FINANCE IN A CANADIAN SETTING Sixth Canadian Edition. Lusztig, Cleary, Schwab. CHAPTER SIXTEEN Capital Structure. Learning Objectives. 1. Describe leverage and how it affects companies. 2. Define indifference analysis, how it is used, and what it measures.
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Lusztig, Cleary, Schwab
1. Describe leverage and how it affects companies.
2. Define indifference analysis, how it is used, and what it measures.
3. Explain how the value of a company is established.
4. Name two reasons why the cost of a security to a company differs from its yield in capital markets.
5. Describe how debt capacity affects a company.
Operating and Financial Leverage
Value of firm = value of debt + value of equity
1. It ignores cash flow considerations such as sinking fund provisions for the periodic retirement of fixed income securities.
2. It does not consider how equity investors may react to the increased risk imposed by leverage in the light of uncertain future operating performance.
market price per share, WACC
market price per share, WACC
1. Cost equity increases with leverage at a moderate rate so that when combined with debt
2. Cost of equity increases at a rate that offsets the benefits gained through cheaper financing
3. Cost of equity increases rapidly with leverage and increase more than offsets any gains from debt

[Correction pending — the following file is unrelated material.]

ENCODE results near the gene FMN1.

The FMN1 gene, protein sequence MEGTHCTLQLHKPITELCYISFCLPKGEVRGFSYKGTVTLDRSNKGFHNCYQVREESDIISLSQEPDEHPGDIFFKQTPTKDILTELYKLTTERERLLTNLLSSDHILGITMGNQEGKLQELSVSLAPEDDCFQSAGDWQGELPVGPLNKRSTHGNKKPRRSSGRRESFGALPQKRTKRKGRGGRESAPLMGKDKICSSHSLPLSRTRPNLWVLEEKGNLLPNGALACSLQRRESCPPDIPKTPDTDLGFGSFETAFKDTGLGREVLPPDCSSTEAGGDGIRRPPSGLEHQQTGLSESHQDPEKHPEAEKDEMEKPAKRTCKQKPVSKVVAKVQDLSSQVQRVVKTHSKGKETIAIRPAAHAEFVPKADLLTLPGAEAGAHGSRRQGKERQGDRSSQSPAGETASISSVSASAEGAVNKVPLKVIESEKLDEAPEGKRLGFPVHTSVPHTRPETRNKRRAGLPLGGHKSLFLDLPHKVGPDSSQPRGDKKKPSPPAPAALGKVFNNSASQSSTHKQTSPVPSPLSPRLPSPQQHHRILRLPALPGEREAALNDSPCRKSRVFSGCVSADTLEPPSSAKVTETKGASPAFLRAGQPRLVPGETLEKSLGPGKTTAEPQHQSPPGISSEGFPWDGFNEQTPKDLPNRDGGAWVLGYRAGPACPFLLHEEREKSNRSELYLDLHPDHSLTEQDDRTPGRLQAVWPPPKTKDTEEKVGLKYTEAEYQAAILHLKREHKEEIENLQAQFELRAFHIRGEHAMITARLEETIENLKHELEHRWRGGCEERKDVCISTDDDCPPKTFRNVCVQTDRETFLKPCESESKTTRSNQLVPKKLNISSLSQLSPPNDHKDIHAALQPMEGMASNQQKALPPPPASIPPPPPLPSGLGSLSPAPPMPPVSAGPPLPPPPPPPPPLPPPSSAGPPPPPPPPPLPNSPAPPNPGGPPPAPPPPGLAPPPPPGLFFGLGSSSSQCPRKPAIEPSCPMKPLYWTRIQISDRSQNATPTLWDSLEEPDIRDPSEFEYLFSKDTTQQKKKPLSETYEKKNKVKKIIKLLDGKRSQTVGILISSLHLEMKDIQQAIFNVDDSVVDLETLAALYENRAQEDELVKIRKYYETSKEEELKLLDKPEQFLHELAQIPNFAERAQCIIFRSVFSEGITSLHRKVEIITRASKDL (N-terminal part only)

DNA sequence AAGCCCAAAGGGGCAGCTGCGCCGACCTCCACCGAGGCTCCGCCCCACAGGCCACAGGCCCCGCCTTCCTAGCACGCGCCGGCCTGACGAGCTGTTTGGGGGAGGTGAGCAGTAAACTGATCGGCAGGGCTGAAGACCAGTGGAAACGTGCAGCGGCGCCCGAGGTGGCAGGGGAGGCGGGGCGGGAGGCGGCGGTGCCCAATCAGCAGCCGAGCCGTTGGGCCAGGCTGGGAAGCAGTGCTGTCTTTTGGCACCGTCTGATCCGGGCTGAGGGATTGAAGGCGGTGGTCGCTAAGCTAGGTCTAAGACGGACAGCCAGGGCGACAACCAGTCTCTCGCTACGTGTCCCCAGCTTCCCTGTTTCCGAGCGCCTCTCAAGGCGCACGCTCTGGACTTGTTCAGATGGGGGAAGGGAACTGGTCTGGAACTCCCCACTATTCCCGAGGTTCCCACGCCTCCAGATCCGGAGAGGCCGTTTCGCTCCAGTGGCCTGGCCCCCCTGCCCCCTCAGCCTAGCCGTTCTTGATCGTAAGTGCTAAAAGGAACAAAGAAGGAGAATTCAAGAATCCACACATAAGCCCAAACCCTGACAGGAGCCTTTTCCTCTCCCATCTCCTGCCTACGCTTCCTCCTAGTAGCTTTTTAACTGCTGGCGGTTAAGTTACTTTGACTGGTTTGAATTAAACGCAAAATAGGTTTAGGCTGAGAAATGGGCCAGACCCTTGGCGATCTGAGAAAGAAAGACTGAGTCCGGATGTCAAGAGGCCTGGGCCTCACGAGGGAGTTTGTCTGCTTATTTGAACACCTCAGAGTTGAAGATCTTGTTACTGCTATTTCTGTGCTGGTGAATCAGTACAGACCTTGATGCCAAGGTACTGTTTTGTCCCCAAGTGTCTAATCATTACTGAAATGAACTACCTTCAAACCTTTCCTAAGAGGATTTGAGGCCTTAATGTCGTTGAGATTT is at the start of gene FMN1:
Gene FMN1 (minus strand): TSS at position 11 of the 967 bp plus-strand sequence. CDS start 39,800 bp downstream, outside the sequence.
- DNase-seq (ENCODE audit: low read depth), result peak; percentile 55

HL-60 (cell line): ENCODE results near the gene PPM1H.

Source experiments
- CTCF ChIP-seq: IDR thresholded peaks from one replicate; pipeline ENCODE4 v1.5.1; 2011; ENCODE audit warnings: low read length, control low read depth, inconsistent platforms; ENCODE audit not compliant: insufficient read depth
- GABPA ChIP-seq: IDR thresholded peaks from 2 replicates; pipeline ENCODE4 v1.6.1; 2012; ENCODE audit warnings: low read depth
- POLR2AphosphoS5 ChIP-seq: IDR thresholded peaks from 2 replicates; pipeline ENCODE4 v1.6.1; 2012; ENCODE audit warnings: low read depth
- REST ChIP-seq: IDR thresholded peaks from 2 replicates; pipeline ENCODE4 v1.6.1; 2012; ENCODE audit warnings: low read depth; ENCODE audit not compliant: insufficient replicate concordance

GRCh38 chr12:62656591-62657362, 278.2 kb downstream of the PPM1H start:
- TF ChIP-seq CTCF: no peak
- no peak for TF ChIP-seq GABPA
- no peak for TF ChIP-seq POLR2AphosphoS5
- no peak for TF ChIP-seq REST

Consequences of Different Shareholder Attitudes Toward Risk
The Traditional Position on Capital Structure and the Cost of Capital
Relationship Between the WACC, Cost of Equity, and Leverage
Present value of tax savings =
Total after-tax distribution
Cash Flow with Corporate and Personal Taxes
1. the direct costs such as fees for trustees, lawyers, and court proceedings
2. the loss of profits caused by the loss of trust in the company
Benefit of Tax Savings, Expected Bankruptcy Costs, and Optimal Capital Structure
1. Retained earnings or depreciation should be used first
2. After internal resources are depleted, debt should be used
3. New common equity should be issued only when more debt is likely to increase the chance of bankruptcy
1. A firm that incurs fixed costs while generating variable revenues is subject to leverage. Leverage is used to increase the expected profitability of a firm. Financial risk is the added variability in returns to shareholders introduced by financing through fixed-cost senior securities.
2. Indifference analysis is used to evaluate the effect of leverage on profitability.
3. A firm’s capital structure is optimal if it maximizes shareholder wealth. The desirability of financial leverage depends on equity investors’ attitudes toward the implied trade-offs between risk and expected returns. The traditional position suggests, optional moderate leverage.
4. Given corporate taxes, interest on debt allows the firm to reduce its tax bill and to increase the amount available for distribution to security holders.
5. Firms restrict debt financing in order to limit the probability of financial distress. Liquidation decisions entail capital budgeting analysis that is based on net present values. Total expected bankruptcy costs increase with financial leverage and reduce the value of the firm. The trade-off facing management is between the tax benefits that accrue through debt financing and the expected costs of financial distress that increase with leverage.
6. Since debt payments represent contractual obligations, high leverage reduces a firm’s free cash flow. It thus limits management flexibility and discretion. A firm’s debt capacity is mainly a function of the stability of its cash flow and its collateral’s value and liquidity.
7. Financial leverage affects a firm’s systematic risk. Beta, as specified by the Capital Asset Pricing Model, varies as a function of the debt proportion that the firm employs.